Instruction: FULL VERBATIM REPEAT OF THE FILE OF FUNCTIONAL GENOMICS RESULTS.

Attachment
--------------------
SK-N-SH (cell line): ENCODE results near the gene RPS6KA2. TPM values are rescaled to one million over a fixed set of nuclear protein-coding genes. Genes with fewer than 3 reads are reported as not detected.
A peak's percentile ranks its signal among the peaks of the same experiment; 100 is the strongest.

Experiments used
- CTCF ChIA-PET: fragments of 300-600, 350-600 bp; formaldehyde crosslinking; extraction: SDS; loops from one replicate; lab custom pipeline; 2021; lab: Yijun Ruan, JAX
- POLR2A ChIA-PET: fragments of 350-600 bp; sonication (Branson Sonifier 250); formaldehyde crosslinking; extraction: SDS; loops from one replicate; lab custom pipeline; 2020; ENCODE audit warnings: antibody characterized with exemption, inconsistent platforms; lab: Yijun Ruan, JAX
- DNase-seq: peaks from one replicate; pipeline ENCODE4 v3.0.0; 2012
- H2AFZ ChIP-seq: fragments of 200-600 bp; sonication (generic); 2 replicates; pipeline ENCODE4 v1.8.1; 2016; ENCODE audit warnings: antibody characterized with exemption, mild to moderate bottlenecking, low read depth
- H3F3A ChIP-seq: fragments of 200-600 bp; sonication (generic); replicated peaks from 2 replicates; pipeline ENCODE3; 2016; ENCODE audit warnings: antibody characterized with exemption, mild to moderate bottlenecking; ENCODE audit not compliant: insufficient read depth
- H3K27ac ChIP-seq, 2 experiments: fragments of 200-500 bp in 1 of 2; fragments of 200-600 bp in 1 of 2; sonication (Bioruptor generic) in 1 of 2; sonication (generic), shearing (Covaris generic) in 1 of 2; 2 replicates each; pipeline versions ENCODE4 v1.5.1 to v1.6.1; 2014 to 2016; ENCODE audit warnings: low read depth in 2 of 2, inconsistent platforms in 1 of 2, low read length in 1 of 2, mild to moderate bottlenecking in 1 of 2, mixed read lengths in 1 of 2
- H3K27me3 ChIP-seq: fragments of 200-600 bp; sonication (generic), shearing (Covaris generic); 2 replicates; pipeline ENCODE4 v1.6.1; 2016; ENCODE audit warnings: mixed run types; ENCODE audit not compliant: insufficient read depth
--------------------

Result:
SK-N-SH (cell line): ENCODE results near the gene RPS6KA2. TPM values are rescaled to one million over a fixed set of nuclear protein-coding genes. Genes with fewer than 3 reads are reported as not detected.
A peak's percentile ranks its signal among the peaks of the same experiment; 100 is the strongest.

Experiments used
- CTCF ChIA-PET: fragments of 300-600, 350-600 bp; formaldehyde crosslinking; extraction: SDS; loops from one replicate; lab custom pipeline; 2021; lab: Yijun Ruan, JAX
- POLR2A ChIA-PET: fragments of 350-600 bp; sonication (Branson Sonifier 250); formaldehyde crosslinking; extraction: SDS; loops from one replicate; lab custom pipeline; 2020; ENCODE audit warnings: antibody characterized with exemption, inconsistent platforms; lab: Yijun Ruan, JAX
- DNase-seq: peaks from one replicate; pipeline ENCODE4 v3.0.0; 2012
- H2AFZ ChIP-seq: fragments of 200-600 bp; sonication (generic); 2 replicates; pipeline ENCODE4 v1.8.1; 2016; ENCODE audit warnings: antibody characterized with exemption, mild to moderate bottlenecking, low read depth
- H3F3A ChIP-seq: fragments of 200-600 bp; sonication (generic); replicated peaks from 2 replicates; pipeline ENCODE3; 2016; ENCODE audit warnings: antibody characterized with exemption, mild to moderate bottlenecking; ENCODE audit not compliant: insufficient read depth
- H3K27ac ChIP-seq, 2 experiments: fragments of 200-500 bp in 1 of 2; fragments of 200-600 bp in 1 of 2; sonication (Bioruptor generic) in 1 of 2; sonication (generic), shearing (Covaris generic) in 1 of 2; 2 replicates each; pipeline versions ENCODE4 v1.5.1 to v1.6.1; 2014 to 2016; ENCODE audit warnings: low read depth in 2 of 2, inconsistent platforms in 1 of 2, low read length in 1 of 2, mild to moderate bottlenecking in 1 of 2, mixed read lengths in 1 of 2
- H3K27me3 ChIP-seq: fragments of 200-600 bp; sonication (generic), shearing (Covaris generic); 2 replicates; pipeline ENCODE4 v1.6.1; 2016; ENCODE audit warnings: mixed run types; ENCODE audit not compliant: insufficient read depth